The last few days have been very tough for me. I might say they were the lowest I have ever felt in life. Right after my son was released from hospital, my 5-month old baby also came down with pneumonia.
There is nothing more painful than seeing your children in agony—the feeling of helplessness, of aloneness, of wanting to make all the bad and hurt go away, but being powerless to do so.
So I put them in the doctor’s hands…but also, in God’s.
I clung to my faith so tightly in these last few days, when doing so was so hard to do. My husband is out of the country at the time and I had no choice but to send my son to stay with a good friend for two nights while I stayed by Alexandra’s side in ER. Our neighbor happens to be a nurse, and she assisted us, while her nephew drove us to the hospital. I’d also been able to contact our American doctor in Manila, the very trustworthy, no-nonsense Dr. Caroline Butler, to get some advice.
By the time she was put on the IV drip, she was already very dehydrated and losing color. It took so long to find her vein—more heart-wrenching minutes that seemed like hours. They tried both arms and both feet.
We were told there was no private room available, and I’d have to put her in the Pediatric ward with other children. Reluctantly, I signed the papers and paid the deposit (you can’t do anything in this country without putting cash down first!). But, stepping into the Pedia Ward, the stench was sickening. I nearly vomited. We wheeled her right back out, and at the last minute, a private room was available.
The doctor told us to expect at least a week recovery.
I cried and prayed and cried some more.
Fortunately, we have a very good nanny for the kids. My neck and back decided this was the perfect time to act up, and I suffered very acute pains for two days. She stayed with us, foregoing her Eid celebrations and holiday; she is an angel.
When I got to see my son for a few hours at the mall the next day, I felt I couldn’t leave him much longer. He was looking so frail, also just recovering from pneumonia. But I didn’t expect us to be out in less than three days.
Well, now I truly believe the darkest hour is just before dawn. The next day, when the doctor came to examine Alexandra, she was amazed. After just 48 hours, her condition had improved so much, that the doctor was willing to discharge us and let us continue oral antibiotic treatment at home. This was the miracle I had prayed for!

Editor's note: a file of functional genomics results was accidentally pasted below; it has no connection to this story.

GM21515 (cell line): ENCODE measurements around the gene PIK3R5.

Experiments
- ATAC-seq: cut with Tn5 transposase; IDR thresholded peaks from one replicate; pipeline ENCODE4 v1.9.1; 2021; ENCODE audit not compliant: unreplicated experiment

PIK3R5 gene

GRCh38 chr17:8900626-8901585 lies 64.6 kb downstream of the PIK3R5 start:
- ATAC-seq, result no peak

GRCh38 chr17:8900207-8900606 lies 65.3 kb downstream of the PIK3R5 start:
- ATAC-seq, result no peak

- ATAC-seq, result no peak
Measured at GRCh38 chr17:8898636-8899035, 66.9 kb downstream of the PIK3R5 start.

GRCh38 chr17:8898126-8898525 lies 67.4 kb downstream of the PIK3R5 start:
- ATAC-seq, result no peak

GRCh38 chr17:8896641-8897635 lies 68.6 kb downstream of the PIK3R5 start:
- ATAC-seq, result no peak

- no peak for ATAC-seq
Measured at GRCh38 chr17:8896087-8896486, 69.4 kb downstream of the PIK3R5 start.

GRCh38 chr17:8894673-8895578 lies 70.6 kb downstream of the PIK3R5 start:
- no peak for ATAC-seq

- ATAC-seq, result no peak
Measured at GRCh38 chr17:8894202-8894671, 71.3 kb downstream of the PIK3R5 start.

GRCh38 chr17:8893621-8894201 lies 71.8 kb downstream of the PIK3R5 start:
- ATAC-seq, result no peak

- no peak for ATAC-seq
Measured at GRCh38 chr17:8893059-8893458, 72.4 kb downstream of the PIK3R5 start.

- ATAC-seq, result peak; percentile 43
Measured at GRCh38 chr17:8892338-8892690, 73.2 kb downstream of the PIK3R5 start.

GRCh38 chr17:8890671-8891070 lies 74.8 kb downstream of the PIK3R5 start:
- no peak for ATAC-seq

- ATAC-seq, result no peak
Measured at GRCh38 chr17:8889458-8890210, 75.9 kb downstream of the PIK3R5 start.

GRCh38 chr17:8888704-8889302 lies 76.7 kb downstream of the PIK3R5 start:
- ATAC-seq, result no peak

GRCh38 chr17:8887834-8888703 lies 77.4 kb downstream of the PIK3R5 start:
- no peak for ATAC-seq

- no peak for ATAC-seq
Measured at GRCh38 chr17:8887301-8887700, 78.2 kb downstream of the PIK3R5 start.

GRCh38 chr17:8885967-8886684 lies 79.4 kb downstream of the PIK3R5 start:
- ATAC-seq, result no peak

There is no better feeling than your children back home, safe and sound, and within arm’s reach. After all the exhaustion, the weak and helpless feeling, I know where my strength lies.
The ironic thing is, that at the start of this month, I had determined to write down one wonderful thing that happened, every day. I certainly didn’t keep track of every day, but this was the hardest month of all year. So, finding wonderful things throughout the days took a little more searching through all the rubble and trouble we were experiencing.
At the end of every day, the wonderful things were, in fact, the wonderful people put on our path:
- The nurse-neighbor who came to our rescue
- The two friends who helped me with Karsten
- The boy who drove us to the hospital
- The helpful doctor in Manila who refused payment for consultation fee
- The nurses and staff, many of whom were Living Asia Channel fans, who assisted us
- Our incredible nanny
- And many more…
I don’t take the days with my children for granted anymore…when they fall asleep at night, I love hearing their contented snoring. I know they are safe, close, and breathing. That’s enough for me.
That is a wonderful, wonderful feeling.
A poem begged to be written this morning…it has been at least a year since I’ve rhymed words.
Dare I write another chapter
With this shaky pen?
A thousand words escape my lips
I search for them
Dare I say unto tomorrow,
The stories there
Will be for a testament
That I must share?
Dare I walk this unknown pathway
Without a guide?
Seeing not what is beyond
Only what lies behind?
Dare I steadfastly find my footing
Through this rocky way?
When storm clouds gather overhead
Dare I even pray?
My heart has plummeted to depths unknown
My strength has faltered, feet have slipped
…I am alone.
But here, where all is battered,
What more to lose?
I have banked on man-made promises before
Now, FAITH I choose.
My spirit has been beaten down
But no—not destroyed
My courage finds, it’s not so small
It’s now employed
To fight, and then to conquer
All battles grim
I dare, never to surrender
I dare to WIN.
(13 August, 2013)